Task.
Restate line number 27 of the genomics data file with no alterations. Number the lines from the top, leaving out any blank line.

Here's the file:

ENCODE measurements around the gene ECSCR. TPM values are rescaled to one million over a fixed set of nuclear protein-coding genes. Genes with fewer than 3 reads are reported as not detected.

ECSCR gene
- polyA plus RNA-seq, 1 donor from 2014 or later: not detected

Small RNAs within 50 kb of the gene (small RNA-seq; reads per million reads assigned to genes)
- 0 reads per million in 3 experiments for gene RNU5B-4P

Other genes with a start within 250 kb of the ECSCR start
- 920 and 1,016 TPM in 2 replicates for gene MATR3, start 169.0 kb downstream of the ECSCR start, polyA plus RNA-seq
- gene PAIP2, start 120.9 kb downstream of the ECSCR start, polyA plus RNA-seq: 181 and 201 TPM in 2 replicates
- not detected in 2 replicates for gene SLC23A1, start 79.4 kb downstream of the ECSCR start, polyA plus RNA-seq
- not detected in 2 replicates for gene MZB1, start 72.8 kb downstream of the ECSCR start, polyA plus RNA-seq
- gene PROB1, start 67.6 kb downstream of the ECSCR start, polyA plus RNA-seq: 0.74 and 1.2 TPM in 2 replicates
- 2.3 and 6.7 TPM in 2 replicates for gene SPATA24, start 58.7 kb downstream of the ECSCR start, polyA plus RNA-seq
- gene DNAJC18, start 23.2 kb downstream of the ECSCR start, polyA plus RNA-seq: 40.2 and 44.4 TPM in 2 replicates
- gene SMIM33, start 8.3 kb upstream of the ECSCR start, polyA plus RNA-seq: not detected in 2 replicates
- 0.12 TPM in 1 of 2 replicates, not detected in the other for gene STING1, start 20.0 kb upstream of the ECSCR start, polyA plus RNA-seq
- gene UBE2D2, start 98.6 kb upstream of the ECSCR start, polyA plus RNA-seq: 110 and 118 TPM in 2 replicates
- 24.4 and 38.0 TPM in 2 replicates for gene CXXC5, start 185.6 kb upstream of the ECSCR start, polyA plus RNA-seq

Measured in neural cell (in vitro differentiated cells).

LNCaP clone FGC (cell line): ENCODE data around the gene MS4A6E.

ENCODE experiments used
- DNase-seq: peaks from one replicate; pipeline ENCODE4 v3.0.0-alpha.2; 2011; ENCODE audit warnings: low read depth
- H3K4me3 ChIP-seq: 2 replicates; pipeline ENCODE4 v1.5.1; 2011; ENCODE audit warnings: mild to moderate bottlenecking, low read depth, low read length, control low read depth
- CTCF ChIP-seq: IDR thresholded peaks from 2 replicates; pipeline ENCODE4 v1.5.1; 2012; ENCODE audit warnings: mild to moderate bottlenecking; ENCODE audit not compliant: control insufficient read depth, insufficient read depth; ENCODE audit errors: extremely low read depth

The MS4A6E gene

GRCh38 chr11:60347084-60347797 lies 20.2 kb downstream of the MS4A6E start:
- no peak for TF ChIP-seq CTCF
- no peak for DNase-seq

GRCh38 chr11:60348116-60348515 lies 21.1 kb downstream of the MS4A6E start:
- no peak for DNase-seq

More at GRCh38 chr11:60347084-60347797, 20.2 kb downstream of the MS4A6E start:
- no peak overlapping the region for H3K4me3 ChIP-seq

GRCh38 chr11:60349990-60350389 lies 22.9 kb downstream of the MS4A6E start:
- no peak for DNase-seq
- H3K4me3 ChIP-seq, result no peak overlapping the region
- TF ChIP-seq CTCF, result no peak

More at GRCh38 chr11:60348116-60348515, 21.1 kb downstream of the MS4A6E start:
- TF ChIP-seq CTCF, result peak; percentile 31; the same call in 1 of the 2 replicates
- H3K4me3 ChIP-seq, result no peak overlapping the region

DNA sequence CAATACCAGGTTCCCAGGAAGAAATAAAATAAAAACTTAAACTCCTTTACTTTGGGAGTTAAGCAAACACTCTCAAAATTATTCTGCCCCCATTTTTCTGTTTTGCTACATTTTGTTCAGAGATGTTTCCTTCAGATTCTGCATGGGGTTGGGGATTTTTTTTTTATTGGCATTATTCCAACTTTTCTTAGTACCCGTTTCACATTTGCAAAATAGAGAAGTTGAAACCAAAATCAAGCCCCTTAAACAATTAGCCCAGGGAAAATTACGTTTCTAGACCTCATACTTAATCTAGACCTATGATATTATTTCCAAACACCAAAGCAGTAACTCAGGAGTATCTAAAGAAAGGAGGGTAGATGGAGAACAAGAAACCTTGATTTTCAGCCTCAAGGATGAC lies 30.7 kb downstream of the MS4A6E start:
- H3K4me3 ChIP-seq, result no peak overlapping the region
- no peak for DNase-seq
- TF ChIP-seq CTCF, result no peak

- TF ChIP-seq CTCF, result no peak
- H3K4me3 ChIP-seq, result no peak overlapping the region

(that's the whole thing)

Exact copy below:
- no peak for DNase-seq